Sometimes I became distraught when the turnaround time produced a rejection letter in less than a week. Did an editor even read the manuscript? I wondered more than once. My frustration level grew; then I’d get an encouraging note from an editor rejecting a particular manuscript but asking to see more of my work as I produced it. Hope soared once again.
Today, I’ve gained perspective as if looking backward through time with a telescope. My eyes focus on things that were impossible to notice when I was living the moment, when rejections embraced every manuscript. Rather than remembering the frustration, I look back on the experience fondly. What was frustrating at the time—rejections—whetted my appetite even more to prove I could write a marketable manuscript. Rejections served as inspiration to fuel my creativity and imagination.
The built-up frustration made the first contract all the more sweet. Would I have appreciated THE CALL from an editor as much if I had received it with the first manuscript from the first publishing house I submitted to? Probably not.  
Glancing in my rear view mirror, I see those days as a period in which I grew as a writer. Every rejected manuscript served a purpose to help me learn to become a better writer.
Call for submissions for Young Writers:

Apprehension Magazine. At Apprehension we look for writing that is experimental or modern, and we publish writers in the age range of 14-21. We publish quarterly in December, April and August. We strive to reach out to those who are afraid to submit, and we reach out to those who are on the road to becoming professional and published writers.

Submission Deadlines:

Issue 1: December 5th, 2016

Issue 2: April 5th, 2017

Issue 3: August 1st, 2017 

Submission guidelines at

Call for submissions for Adult Writers:

ONE STORY seeks stories "between 3,000 and 8,000 words. They can be any style and on any subject as long as they are good. We are looking for stories that leave readers feeling satisfied and are strong enough to stand alone." Pays: "$500 and 25 contributors copies for First Serial North American rights."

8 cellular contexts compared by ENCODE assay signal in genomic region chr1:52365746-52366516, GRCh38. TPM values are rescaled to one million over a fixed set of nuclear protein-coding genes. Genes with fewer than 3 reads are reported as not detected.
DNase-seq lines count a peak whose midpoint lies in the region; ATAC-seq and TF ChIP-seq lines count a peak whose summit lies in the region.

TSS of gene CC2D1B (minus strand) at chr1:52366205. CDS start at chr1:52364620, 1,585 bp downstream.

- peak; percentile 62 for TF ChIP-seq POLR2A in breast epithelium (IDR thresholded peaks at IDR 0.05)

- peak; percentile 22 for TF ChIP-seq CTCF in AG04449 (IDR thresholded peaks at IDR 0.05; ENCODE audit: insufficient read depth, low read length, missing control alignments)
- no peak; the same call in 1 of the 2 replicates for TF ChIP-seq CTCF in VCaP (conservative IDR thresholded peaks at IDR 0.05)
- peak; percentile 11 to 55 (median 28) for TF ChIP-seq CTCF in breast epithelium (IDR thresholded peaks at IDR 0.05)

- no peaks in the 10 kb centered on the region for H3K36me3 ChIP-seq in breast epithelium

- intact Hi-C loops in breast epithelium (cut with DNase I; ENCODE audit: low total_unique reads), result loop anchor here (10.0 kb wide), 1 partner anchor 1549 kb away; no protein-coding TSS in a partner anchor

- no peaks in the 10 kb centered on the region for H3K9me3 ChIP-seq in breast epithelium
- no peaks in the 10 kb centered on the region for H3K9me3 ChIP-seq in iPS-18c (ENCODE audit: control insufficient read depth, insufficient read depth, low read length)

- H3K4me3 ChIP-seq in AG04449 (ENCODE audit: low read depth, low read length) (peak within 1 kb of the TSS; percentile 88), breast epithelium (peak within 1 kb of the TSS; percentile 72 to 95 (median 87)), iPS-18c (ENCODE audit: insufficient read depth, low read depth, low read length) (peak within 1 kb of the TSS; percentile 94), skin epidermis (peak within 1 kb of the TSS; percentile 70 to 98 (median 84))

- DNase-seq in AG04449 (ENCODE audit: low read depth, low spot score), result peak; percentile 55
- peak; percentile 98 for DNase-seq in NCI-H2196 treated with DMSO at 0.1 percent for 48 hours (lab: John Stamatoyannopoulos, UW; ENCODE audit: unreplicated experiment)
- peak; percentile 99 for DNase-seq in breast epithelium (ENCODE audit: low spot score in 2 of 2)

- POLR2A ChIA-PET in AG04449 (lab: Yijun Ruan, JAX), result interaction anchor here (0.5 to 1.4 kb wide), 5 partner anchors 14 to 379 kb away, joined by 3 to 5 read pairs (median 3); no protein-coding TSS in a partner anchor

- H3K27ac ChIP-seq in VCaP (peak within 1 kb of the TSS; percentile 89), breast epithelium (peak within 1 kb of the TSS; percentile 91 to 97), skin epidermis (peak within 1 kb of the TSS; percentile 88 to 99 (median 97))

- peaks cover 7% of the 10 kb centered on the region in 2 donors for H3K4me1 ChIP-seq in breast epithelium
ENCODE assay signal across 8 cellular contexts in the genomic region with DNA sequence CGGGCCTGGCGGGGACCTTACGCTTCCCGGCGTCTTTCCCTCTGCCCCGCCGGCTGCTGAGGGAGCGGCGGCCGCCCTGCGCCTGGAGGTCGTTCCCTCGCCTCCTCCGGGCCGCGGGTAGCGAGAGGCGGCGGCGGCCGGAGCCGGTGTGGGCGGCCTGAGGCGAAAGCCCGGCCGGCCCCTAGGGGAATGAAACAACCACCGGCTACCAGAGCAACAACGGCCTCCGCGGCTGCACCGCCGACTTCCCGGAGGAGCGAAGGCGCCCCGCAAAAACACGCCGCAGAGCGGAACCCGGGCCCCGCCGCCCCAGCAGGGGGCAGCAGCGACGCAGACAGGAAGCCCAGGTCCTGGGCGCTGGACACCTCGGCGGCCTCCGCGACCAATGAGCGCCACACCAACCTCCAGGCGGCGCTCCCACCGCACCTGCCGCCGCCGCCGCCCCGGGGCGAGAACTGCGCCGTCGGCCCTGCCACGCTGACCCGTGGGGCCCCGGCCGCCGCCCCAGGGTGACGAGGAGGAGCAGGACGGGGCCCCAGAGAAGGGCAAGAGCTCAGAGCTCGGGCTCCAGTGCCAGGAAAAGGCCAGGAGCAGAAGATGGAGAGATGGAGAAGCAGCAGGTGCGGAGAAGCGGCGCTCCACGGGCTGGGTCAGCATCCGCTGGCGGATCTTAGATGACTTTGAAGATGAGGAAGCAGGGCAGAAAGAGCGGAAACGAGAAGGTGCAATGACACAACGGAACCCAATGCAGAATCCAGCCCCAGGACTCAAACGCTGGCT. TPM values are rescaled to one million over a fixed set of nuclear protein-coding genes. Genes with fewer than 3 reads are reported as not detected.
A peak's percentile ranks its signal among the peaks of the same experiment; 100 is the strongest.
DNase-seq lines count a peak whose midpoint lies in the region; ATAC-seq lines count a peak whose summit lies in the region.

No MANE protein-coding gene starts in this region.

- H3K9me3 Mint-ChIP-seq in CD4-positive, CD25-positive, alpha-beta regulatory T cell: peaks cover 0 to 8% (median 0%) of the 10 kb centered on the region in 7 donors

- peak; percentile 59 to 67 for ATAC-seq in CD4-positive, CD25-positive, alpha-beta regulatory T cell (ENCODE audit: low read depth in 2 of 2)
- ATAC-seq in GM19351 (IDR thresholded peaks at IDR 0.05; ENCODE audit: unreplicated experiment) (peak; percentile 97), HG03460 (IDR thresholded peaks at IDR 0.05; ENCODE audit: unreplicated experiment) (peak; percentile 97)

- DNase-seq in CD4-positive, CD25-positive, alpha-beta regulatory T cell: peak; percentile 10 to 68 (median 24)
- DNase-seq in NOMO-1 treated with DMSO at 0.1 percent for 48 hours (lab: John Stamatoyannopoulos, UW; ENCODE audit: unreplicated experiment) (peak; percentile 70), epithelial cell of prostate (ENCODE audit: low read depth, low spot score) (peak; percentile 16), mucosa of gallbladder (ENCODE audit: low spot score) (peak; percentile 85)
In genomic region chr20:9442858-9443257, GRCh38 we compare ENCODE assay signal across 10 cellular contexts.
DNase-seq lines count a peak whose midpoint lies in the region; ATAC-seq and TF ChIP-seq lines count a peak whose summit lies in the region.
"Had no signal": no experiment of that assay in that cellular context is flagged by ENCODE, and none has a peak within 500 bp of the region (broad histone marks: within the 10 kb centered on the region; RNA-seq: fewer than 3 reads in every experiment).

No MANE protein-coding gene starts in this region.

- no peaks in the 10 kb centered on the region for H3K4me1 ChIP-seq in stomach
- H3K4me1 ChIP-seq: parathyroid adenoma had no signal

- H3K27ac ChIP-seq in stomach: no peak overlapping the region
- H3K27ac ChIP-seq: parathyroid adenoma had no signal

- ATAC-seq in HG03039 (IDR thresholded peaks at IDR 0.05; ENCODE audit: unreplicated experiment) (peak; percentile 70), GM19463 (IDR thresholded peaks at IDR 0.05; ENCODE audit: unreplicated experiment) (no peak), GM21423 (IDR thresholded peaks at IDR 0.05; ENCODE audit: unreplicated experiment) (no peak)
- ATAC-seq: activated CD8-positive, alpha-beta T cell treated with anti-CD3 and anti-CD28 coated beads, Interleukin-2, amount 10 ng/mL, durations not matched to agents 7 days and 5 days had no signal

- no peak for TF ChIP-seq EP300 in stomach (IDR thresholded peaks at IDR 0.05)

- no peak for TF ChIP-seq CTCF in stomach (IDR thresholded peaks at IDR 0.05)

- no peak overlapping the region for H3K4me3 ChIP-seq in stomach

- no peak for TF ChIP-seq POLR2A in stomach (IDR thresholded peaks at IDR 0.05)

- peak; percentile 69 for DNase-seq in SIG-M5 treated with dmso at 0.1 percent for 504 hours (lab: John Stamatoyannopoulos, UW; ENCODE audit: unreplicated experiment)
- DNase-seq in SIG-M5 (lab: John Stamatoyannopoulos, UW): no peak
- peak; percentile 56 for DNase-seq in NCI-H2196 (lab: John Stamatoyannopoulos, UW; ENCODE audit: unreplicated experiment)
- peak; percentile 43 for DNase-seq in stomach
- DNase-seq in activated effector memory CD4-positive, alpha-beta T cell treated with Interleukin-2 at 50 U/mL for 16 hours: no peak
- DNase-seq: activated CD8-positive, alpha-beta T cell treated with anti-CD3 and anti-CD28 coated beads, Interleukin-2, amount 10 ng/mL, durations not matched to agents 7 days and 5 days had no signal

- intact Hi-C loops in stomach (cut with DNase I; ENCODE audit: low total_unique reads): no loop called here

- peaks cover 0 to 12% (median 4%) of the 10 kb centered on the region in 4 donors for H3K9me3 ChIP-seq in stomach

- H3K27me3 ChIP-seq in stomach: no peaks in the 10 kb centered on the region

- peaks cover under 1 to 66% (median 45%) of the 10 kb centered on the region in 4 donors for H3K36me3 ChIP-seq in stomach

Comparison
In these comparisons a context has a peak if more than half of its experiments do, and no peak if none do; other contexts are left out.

Submission guidelines at

Sunday, October 9, 2016

Hush the Inner Critic

“Have no fear of perfection - you'll never reach it.”
Salvador Dalí

Inner Critics have negative voices that feed on our fears. Does yours accuse you of the following? 

Lack of talent. Stephen King says writing talent is as common as table salt so if you think you don’t have talent, read books, lots of books, and attend writing workshops to hone skills. Different styles appeal to different readers. Different is good.  

Fear of embarrassment. Do you fail to read your work in writers’ groups or fail to submit to a critique partner because you think your manuscript is subpar? These groups are designed to help writers grow so participate to get the most benefits. The more you submit your work, the more you will learn, and your confidence will grow. 

Thinking other writers are better? Writing is NOT about comparing your work to others. It’s about writing the best story you can produce. Your work can be different and just as publishable. 

Fear of a blank page. Do you stare at the computer screen or sheet of paper and don’t have a clue what to write? Think “What if” and mentally play with a character and plot; then outline a story. If you have a literary map, it’s easier to navigate through a beginning, middle, and ending.

Inner Critics do not have to be all negative. Harness that Inner Critic pickiness and force it to become an Inner Editor by not settling on mediocre writing. Use it to your advantage to see your work through an editor’s eyes and make the story sparkle. 

Call for submissions for Young Writers:

Anthology of Poetry by Young Americans®

AOP. recognizes the best poems from the multitude of works submitted. Our first publication, Anthology of Poetry by Young Americans®, has been published annually since 1990. An entire generation of students has grown up with this anthology and several have been published more than once as they've grown in age and experience.